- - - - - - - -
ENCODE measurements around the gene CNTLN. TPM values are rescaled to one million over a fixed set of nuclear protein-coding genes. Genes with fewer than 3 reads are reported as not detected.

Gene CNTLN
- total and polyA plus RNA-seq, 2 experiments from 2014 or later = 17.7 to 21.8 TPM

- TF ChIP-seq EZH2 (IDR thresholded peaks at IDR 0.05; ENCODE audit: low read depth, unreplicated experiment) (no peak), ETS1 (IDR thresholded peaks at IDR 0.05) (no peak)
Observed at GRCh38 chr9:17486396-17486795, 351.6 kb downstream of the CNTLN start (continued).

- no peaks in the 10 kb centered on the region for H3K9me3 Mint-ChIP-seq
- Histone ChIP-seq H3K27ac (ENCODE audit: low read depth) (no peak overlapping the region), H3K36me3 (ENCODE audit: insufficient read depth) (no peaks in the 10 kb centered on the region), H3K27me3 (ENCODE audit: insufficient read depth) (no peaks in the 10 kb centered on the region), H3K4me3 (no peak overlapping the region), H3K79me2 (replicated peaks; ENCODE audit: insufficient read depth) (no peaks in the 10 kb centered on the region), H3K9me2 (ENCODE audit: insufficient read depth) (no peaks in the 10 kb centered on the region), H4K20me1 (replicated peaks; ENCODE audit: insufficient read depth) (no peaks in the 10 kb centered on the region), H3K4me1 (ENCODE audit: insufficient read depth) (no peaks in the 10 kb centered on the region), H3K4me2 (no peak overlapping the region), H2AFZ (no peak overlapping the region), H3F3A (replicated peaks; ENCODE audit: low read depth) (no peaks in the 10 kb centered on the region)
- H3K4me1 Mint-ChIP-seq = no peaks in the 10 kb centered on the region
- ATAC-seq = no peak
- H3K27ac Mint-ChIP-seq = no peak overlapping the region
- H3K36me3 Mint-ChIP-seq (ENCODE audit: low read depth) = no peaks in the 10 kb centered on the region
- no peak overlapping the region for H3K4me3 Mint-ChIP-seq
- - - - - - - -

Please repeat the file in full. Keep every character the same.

ENCODE measurements around the gene CNTLN. TPM values are rescaled to one million over a fixed set of nuclear protein-coding genes. Genes with fewer than 3 reads are reported as not detected.

Gene CNTLN
- total and polyA plus RNA-seq, 2 experiments from 2014 or later = 17.7 to 21.8 TPM

- TF ChIP-seq EZH2 (IDR thresholded peaks at IDR 0.05; ENCODE audit: low read depth, unreplicated experiment) (no peak), ETS1 (IDR thresholded peaks at IDR 0.05) (no peak)
Observed at GRCh38 chr9:17486396-17486795, 351.6 kb downstream of the CNTLN start (continued).

- no peaks in the 10 kb centered on the region for H3K9me3 Mint-ChIP-seq
- Histone ChIP-seq H3K27ac (ENCODE audit: low read depth) (no peak overlapping the region), H3K36me3 (ENCODE audit: insufficient read depth) (no peaks in the 10 kb centered on the region), H3K27me3 (ENCODE audit: insufficient read depth) (no peaks in the 10 kb centered on the region), H3K4me3 (no peak overlapping the region), H3K79me2 (replicated peaks; ENCODE audit: insufficient read depth) (no peaks in the 10 kb centered on the region), H3K9me2 (ENCODE audit: insufficient read depth) (no peaks in the 10 kb centered on the region), H4K20me1 (replicated peaks; ENCODE audit: insufficient read depth) (no peaks in the 10 kb centered on the region), H3K4me1 (ENCODE audit: insufficient read depth) (no peaks in the 10 kb centered on the region), H3K4me2 (no peak overlapping the region), H2AFZ (no peak overlapping the region), H3F3A (replicated peaks; ENCODE audit: low read depth) (no peaks in the 10 kb centered on the region)
- H3K4me1 Mint-ChIP-seq = no peaks in the 10 kb centered on the region
- ATAC-seq = no peak
- H3K27ac Mint-ChIP-seq = no peak overlapping the region
- H3K36me3 Mint-ChIP-seq (ENCODE audit: low read depth) = no peaks in the 10 kb centered on the region
- no peak overlapping the region for H3K4me3 Mint-ChIP-seq